Foster also touted city programs like a scattered-site shelter initiative that utilizes hotel and motel rooms to provide temporary housing and wraparound services for homeless families. She noted that while unsheltered homelessness has increased by 18.5% across Florida since 2022, St. Petersburg has bucked this trend, with a steady decline in unsheltered homelessness since 2016. Foster attributed this success to the city’s investment in strategies modeled after the Department of Veterans Affairs’ approach to reducing veteran homelessness.

“It’s really a matter of finances and political will in order for us to impact this issue,” Foster said. “Not only is it the morally right thing to do, but it just makes fiscal sense, as well.”

Both Yeagley and Foster also emphasized the distinction between individuals experiencing temporary homelessness due to financial hardships and those facing chronic homelessness, often compounded by mental health issues or substance abuse disorders.

Yeagley noted that continued and greater funding is needed to support ongoing mental and behavioral health services, community navigators to help with long-term case management, permanent supportive housing and affordable single-room occupancy housing for those transitioning out of homelessness. She said St. Pete Free Clinic is also working on some “low cost, high impact ways to transform lives.

“We’re getting ready to implement a pilot project to get cell phones into the hands of our unhoused neighbors so that they can stay connected. Employment, our families, our children’s schools, the capability to check email to apply for jobs to get a better job – ​​we can name a million reasons why we can’t live without our phones today, and that is the same for unhoused neighbors. Without a phone, they are cut off from services and opportunities they need to keep them whole and get their lives on track.”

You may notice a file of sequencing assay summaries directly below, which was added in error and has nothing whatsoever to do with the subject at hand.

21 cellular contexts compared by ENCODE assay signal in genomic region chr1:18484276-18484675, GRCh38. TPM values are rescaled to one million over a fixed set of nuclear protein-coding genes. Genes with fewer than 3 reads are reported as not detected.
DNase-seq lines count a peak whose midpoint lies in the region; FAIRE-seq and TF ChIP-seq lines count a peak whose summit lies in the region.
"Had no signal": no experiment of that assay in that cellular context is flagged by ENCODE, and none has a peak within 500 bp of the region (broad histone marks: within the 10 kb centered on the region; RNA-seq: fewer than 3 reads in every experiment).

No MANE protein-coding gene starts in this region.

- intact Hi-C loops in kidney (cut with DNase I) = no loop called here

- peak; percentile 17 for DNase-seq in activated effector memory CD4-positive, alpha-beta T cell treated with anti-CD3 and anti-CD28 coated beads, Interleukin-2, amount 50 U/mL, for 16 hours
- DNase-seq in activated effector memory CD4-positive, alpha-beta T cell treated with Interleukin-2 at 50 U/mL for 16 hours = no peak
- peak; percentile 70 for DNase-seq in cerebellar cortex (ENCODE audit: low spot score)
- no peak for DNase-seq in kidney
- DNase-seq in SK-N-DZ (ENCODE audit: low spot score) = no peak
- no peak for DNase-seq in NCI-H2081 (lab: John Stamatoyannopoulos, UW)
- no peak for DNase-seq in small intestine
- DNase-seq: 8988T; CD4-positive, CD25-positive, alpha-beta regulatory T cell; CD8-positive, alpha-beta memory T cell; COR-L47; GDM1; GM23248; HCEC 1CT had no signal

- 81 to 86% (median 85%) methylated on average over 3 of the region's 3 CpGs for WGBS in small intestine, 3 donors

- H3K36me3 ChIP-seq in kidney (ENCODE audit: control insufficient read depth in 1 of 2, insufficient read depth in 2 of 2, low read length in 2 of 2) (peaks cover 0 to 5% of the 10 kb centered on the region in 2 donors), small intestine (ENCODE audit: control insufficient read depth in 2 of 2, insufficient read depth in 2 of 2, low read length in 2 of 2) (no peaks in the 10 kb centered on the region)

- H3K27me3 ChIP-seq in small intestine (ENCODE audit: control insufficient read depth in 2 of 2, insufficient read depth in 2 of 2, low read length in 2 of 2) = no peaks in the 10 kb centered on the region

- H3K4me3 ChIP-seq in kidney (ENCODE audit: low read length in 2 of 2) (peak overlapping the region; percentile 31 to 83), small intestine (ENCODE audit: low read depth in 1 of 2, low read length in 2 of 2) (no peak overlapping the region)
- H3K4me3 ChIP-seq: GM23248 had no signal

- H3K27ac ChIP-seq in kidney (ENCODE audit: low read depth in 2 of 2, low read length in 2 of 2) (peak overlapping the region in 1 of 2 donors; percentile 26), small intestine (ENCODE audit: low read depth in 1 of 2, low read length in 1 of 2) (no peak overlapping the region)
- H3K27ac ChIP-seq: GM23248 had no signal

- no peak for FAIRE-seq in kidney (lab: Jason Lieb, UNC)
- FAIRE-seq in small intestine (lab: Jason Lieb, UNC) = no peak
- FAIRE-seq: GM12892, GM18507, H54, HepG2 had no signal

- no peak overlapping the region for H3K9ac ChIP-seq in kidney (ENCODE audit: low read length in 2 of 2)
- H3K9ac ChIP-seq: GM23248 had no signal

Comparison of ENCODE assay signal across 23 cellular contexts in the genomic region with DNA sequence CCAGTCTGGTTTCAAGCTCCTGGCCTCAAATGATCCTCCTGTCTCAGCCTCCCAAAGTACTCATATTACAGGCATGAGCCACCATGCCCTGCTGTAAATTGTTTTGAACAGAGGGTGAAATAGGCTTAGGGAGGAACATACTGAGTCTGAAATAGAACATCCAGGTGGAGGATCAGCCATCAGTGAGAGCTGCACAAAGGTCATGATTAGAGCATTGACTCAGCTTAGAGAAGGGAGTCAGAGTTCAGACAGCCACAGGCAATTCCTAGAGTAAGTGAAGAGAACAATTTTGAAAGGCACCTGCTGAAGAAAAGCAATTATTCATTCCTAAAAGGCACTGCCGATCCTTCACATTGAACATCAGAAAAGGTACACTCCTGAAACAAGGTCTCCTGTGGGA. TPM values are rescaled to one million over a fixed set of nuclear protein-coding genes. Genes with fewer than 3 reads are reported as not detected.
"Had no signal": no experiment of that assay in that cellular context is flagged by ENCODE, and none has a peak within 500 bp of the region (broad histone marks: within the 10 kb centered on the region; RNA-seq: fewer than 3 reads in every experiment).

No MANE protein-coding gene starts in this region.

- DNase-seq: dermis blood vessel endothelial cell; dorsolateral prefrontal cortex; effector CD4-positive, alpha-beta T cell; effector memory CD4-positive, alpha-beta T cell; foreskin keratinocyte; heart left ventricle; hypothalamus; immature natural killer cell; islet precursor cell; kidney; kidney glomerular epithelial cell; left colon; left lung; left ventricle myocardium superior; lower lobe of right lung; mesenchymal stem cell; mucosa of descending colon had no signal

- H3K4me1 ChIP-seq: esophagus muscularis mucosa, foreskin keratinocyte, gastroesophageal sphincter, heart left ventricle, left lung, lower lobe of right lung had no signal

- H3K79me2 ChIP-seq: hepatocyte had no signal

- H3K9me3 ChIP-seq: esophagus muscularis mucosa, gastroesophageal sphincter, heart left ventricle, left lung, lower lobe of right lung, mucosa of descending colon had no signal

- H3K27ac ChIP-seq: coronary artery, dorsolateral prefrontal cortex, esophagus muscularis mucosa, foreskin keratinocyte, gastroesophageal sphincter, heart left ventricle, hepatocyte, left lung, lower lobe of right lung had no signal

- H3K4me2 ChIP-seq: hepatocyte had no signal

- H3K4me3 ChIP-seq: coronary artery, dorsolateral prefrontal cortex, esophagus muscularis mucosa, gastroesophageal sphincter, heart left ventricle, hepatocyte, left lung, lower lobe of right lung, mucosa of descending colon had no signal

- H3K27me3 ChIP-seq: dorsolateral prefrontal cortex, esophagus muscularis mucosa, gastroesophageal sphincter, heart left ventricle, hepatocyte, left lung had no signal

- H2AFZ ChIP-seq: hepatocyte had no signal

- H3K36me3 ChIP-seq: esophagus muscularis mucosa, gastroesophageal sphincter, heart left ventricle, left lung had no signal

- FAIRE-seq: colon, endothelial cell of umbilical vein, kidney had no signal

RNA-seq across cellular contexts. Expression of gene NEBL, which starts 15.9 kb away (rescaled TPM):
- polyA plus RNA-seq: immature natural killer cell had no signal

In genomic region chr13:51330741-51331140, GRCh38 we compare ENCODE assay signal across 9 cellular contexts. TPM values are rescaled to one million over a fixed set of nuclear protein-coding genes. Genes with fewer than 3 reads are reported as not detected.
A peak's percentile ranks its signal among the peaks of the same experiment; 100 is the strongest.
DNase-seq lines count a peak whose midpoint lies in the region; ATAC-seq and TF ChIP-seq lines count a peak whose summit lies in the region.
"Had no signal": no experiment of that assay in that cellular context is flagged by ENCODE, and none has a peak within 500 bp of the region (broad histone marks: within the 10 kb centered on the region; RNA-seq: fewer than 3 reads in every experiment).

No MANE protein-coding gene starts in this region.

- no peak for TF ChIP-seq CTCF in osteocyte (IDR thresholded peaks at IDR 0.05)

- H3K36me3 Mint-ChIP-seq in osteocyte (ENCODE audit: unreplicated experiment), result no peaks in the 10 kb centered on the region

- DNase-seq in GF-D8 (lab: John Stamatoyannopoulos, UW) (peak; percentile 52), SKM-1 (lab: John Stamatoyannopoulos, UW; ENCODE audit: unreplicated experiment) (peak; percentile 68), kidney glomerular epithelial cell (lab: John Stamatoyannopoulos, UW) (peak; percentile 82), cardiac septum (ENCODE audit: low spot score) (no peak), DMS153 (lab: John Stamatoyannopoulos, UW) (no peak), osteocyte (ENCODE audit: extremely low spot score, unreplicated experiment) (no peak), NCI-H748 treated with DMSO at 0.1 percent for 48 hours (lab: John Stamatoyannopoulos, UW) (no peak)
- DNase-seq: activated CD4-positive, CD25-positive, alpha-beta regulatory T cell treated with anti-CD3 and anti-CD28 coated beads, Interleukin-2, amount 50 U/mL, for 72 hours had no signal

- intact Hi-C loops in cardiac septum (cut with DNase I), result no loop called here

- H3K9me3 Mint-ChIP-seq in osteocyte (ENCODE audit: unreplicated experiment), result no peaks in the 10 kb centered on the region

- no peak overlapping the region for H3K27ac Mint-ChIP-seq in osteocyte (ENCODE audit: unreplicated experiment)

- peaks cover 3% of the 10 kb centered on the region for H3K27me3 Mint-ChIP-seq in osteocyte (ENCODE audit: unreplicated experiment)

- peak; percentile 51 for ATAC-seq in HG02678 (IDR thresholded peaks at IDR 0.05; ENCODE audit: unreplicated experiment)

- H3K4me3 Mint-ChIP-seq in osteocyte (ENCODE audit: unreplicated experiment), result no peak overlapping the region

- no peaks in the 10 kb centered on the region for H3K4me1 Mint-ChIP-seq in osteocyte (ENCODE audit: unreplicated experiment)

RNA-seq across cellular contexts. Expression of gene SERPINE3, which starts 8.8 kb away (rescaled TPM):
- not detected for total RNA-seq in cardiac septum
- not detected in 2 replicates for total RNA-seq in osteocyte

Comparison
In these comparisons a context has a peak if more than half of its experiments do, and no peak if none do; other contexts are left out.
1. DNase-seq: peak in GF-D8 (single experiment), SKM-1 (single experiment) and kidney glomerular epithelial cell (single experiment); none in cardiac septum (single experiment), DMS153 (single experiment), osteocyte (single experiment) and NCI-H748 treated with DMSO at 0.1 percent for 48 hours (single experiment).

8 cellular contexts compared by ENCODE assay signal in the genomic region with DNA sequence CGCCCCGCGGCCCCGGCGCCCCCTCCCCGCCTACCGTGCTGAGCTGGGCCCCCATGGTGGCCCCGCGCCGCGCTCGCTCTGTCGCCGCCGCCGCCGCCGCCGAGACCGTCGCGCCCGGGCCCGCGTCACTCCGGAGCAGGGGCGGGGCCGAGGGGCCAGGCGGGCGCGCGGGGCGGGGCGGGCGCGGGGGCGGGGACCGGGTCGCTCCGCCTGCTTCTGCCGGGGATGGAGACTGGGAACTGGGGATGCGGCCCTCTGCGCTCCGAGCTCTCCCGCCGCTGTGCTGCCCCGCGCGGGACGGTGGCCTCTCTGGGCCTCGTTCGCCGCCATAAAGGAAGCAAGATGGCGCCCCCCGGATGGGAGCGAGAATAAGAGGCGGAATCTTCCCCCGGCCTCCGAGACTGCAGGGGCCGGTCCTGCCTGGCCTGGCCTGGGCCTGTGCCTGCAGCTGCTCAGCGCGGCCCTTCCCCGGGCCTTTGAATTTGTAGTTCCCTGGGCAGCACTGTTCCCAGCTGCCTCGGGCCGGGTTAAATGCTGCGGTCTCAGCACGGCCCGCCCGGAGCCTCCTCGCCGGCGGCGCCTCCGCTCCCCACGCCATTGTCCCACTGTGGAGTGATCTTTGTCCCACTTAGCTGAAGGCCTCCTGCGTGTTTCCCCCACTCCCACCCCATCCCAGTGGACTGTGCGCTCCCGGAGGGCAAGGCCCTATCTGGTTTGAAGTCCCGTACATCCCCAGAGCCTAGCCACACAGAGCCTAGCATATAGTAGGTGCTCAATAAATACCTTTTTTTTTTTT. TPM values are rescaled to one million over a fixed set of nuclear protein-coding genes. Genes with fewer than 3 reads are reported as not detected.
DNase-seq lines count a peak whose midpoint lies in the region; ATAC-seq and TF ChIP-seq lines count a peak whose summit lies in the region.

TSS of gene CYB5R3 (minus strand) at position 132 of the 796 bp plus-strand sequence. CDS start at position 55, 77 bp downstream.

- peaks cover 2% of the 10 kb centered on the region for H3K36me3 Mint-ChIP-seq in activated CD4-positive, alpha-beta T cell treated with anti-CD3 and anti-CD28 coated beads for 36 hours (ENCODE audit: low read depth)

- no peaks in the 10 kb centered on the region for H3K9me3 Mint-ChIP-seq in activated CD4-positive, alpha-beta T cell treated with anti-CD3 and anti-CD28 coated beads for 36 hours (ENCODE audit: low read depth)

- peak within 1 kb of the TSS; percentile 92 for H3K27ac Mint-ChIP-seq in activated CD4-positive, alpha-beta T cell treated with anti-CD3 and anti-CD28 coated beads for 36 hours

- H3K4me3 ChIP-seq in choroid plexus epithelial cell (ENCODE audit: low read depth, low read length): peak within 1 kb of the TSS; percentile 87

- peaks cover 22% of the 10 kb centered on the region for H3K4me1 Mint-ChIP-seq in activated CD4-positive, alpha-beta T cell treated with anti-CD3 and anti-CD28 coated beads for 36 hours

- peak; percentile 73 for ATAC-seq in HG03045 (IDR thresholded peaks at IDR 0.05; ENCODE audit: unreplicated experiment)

Diamond asked the panelists to respond to a recent state law prohibiting camping on public property and requiring the establishment of designated camps for homeless individuals, which Foster met with skepticism and believes could lead to costly legal battles without addressing the underlying issues. 

“It’s absolutely not going to work, and I think what we’ve learned over history is that creating camps for people is not humane,” Foster emphasized.

When it came to actionable solutions, Yeagley encouraged the many employers in the room to review their hiring practices and reconsider requirements that may pose barriers to employment, such as strict background check policies and increasing wages.

“The living wage for a single person in Pinellas County is $22.58 an hour,” Yeagley added. “[When] people have money in their pocket, they’re not looking at homelessness because they have the money they need to keep a roof over their head and pay their bills, so that’s another key thing that we can do as a community.”

Seeing the turnout of engaged city, community and business leaders, Mathis felt optimistic about how groups of many backgrounds are working together to tackle the issue of homelessness.

“One of the cultural benefits that this community has is that St. Petersburg is really well served by this sort of core of common decency and good sense; of people willing to roll up their sleeves and try to find solutions,” Mathis said. “So I think people should be really encouraged that we are being actively engaged in thinking about this issue, and thinking about the human beings who are struggling with homelessness. It’s not just something we push off to the side, but we really want to find solutions.”

Related reading: Will a public sleeping ban lead to local tent cities?


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1 Comment

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    S. Rose Smith-Hayes

    June 6, 2024at8:53 pm

    Question: How many Unhoused were in attendance????